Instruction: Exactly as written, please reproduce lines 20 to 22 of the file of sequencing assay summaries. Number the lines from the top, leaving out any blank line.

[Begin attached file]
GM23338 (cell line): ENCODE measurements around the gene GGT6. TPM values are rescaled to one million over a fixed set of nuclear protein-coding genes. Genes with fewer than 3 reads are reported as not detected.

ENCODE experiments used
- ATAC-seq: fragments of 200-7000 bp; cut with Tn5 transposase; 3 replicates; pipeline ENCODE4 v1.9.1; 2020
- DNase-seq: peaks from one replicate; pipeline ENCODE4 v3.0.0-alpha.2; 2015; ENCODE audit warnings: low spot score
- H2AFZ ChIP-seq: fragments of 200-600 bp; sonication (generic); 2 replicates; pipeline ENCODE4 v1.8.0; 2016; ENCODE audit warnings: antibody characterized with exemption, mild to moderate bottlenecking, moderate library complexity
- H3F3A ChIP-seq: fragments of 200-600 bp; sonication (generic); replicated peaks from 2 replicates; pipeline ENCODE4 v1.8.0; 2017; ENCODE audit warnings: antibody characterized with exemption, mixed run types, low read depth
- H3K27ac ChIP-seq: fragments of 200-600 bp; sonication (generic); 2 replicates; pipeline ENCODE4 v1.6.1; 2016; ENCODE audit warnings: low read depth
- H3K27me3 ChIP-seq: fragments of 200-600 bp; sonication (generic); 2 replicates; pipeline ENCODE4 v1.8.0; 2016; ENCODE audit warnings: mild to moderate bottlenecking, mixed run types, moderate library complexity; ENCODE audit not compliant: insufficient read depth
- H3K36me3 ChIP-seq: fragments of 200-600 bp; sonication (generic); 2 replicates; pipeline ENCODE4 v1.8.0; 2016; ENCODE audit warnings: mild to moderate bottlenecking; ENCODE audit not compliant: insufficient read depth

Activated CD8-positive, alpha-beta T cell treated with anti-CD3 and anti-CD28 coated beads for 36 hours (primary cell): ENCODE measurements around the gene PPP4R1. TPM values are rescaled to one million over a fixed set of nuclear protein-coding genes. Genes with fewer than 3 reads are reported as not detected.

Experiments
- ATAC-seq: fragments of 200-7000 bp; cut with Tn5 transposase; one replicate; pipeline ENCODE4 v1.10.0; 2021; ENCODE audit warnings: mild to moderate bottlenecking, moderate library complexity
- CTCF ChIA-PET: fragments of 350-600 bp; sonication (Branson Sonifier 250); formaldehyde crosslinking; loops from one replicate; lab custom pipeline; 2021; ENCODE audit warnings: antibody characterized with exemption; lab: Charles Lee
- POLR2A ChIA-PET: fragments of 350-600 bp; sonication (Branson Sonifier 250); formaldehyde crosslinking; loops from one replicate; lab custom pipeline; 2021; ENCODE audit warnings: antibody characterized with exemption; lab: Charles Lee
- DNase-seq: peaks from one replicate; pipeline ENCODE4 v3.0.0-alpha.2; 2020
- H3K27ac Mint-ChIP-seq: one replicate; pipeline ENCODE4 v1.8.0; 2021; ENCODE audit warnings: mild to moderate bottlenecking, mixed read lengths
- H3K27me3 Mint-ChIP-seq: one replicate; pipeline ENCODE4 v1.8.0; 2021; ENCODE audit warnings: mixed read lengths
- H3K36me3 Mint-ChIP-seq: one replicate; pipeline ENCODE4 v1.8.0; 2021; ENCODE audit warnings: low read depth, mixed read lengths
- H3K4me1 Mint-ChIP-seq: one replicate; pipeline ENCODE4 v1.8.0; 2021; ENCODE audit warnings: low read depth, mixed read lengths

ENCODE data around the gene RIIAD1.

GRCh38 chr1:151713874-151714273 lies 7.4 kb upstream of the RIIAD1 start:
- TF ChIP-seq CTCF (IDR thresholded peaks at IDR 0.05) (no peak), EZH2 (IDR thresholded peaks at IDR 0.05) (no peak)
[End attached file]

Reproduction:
ENCODE data around the gene RIIAD1.

GRCh38 chr1:151713874-151714273 lies 7.4 kb upstream of the RIIAD1 start:
- TF ChIP-seq CTCF (IDR thresholded peaks at IDR 0.05) (no peak), EZH2 (IDR thresholded peaks at IDR 0.05) (no peak)